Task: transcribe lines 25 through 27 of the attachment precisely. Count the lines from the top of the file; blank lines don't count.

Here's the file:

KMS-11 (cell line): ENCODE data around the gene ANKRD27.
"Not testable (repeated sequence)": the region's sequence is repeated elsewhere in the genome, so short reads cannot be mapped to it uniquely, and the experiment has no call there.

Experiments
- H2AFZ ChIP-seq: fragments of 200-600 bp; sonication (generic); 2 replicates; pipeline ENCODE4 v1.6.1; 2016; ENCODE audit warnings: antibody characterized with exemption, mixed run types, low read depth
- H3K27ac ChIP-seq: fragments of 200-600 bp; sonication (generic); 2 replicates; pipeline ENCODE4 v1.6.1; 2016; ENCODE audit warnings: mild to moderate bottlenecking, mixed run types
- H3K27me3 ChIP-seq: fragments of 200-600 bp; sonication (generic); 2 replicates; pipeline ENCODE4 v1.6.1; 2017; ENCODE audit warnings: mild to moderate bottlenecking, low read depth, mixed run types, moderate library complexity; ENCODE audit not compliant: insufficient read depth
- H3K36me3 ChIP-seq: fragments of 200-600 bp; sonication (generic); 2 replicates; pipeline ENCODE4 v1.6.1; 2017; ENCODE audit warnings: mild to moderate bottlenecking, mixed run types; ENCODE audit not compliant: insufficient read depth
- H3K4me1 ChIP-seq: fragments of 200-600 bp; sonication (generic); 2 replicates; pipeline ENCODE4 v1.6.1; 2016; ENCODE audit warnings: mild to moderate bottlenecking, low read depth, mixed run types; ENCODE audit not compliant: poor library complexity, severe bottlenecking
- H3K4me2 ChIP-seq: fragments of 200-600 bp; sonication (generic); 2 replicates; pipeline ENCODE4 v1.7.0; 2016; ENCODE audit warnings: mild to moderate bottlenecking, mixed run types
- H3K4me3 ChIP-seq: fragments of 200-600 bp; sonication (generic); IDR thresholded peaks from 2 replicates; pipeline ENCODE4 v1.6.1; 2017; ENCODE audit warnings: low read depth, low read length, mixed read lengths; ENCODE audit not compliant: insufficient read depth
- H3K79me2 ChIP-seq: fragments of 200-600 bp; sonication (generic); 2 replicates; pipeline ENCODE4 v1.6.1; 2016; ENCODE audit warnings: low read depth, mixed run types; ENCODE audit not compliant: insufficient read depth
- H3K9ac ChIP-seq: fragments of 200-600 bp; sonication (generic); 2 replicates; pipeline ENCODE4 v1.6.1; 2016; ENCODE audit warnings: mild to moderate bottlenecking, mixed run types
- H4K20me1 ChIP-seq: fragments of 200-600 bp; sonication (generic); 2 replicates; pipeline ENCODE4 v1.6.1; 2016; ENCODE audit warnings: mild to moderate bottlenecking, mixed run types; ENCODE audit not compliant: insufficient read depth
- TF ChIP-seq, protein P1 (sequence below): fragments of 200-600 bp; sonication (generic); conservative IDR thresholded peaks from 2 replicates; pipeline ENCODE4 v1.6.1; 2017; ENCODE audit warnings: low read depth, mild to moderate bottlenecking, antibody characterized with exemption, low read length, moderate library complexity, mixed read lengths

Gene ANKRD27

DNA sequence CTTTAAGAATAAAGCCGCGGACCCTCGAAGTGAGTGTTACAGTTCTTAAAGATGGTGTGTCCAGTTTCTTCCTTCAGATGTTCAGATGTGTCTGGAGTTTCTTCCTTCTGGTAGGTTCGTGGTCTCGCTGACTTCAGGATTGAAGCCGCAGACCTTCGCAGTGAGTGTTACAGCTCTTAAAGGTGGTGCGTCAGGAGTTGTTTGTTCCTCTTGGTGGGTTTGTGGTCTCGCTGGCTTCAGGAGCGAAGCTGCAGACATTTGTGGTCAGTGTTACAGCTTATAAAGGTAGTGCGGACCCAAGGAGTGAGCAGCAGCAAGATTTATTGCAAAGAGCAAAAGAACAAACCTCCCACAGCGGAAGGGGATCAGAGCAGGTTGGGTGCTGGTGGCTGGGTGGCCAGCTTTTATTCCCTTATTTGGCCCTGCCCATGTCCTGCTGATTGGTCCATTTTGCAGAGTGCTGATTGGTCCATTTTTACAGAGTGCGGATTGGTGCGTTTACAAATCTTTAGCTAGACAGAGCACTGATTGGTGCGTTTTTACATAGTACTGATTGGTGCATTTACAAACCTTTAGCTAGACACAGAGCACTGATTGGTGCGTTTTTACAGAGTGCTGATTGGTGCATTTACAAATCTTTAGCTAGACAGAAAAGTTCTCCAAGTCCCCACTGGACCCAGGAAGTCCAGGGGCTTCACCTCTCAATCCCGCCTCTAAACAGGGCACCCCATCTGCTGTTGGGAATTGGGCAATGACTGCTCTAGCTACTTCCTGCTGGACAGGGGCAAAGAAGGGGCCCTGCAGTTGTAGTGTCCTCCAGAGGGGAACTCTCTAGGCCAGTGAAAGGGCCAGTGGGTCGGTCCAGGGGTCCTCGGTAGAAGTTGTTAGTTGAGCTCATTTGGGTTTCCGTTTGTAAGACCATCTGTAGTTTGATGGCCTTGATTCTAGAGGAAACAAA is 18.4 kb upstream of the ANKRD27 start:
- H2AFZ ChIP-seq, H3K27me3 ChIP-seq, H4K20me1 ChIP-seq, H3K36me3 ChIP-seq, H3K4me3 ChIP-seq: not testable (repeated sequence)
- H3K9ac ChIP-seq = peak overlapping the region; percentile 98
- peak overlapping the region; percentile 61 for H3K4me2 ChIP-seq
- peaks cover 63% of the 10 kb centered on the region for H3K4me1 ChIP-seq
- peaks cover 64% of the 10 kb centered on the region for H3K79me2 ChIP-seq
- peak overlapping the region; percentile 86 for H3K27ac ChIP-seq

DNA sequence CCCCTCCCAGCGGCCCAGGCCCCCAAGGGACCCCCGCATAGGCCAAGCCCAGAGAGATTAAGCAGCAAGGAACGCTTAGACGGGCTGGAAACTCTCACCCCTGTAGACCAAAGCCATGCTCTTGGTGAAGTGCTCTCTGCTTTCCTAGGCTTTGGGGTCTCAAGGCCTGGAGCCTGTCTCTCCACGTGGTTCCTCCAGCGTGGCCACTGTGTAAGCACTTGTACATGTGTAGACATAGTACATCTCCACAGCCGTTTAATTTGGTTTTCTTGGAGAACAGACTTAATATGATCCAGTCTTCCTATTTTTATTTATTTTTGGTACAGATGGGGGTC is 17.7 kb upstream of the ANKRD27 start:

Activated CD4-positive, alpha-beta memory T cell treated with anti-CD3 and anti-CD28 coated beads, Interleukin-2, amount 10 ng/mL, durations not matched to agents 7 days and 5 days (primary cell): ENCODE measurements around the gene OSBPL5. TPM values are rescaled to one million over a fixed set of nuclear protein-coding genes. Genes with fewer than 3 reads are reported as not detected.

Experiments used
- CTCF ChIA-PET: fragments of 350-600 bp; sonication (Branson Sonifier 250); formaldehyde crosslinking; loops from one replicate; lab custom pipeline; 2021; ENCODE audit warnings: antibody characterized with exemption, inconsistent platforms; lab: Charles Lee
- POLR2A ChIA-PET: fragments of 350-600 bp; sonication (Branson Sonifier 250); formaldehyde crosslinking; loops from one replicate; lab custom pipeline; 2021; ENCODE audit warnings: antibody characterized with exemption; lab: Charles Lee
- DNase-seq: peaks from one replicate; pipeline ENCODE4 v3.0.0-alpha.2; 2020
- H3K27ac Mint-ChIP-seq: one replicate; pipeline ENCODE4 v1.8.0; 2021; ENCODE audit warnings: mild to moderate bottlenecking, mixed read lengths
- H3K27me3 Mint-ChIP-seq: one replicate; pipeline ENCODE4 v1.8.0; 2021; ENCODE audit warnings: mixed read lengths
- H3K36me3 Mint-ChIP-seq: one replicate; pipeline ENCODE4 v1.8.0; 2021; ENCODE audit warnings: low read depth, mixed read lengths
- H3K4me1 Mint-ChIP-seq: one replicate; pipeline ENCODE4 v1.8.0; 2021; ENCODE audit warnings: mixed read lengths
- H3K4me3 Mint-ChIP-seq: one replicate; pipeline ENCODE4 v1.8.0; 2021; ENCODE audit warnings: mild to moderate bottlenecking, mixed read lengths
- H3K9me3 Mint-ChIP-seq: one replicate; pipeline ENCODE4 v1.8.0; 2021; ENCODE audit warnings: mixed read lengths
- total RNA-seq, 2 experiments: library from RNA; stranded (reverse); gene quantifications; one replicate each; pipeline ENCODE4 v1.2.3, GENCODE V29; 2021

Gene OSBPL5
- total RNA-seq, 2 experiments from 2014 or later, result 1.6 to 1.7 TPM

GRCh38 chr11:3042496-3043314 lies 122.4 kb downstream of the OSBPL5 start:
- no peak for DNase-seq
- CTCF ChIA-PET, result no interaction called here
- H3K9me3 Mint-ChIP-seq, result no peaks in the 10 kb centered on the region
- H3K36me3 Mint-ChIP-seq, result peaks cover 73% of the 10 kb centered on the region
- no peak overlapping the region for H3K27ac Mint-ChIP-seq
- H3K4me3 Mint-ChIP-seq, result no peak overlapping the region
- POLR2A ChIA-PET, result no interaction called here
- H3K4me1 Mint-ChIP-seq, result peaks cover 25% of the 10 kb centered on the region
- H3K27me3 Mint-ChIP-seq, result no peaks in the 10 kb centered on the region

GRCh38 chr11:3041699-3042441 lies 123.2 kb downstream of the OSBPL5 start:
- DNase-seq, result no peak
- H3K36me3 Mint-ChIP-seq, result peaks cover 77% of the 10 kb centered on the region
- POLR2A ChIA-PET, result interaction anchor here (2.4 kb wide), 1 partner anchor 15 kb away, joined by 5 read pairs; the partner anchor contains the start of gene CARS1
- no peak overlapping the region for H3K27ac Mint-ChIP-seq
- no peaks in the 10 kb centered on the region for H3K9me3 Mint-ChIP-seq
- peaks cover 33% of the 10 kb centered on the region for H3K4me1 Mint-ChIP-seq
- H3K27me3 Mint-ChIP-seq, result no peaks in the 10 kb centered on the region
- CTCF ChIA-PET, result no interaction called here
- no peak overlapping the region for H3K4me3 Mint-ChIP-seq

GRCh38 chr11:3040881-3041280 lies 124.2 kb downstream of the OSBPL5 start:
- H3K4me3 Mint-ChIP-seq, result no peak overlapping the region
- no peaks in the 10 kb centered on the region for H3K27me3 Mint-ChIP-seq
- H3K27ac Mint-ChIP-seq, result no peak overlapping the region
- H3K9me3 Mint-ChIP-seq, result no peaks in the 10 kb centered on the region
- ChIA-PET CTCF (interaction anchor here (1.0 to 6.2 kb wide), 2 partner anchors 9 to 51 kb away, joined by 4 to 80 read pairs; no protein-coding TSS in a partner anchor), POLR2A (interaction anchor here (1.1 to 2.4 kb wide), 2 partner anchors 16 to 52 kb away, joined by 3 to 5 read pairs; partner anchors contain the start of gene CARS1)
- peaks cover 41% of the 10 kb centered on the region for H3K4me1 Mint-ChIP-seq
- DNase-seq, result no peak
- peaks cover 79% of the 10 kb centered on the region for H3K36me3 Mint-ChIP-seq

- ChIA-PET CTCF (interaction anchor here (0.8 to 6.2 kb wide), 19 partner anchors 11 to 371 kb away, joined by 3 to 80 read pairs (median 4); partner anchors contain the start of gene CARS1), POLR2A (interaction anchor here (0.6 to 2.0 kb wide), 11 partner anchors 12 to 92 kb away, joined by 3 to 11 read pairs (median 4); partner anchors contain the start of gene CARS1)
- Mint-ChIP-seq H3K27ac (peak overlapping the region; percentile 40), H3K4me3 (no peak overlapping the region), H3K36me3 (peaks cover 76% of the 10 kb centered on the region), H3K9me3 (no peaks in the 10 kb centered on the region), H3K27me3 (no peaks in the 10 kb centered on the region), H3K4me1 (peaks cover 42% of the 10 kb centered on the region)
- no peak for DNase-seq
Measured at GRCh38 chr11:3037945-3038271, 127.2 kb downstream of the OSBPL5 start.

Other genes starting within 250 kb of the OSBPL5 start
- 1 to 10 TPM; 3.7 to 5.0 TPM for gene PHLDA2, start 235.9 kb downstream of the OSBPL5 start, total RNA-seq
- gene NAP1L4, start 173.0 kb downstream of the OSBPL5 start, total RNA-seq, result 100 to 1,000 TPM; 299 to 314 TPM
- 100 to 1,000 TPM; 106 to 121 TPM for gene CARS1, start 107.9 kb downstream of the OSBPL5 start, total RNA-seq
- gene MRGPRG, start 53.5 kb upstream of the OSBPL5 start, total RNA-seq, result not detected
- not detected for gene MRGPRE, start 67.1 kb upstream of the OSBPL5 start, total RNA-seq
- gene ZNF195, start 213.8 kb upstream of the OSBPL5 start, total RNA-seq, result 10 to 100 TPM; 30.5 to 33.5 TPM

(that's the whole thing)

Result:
Experiments used
- CTCF ChIA-PET: fragments of 350-600 bp; sonication (Branson Sonifier 250); formaldehyde crosslinking; loops from one replicate; lab custom pipeline; 2021; ENCODE audit warnings: antibody characterized with exemption, inconsistent platforms; lab: Charles Lee
- POLR2A ChIA-PET: fragments of 350-600 bp; sonication (Branson Sonifier 250); formaldehyde crosslinking; loops from one replicate; lab custom pipeline; 2021; ENCODE audit warnings: antibody characterized with exemption; lab: Charles Lee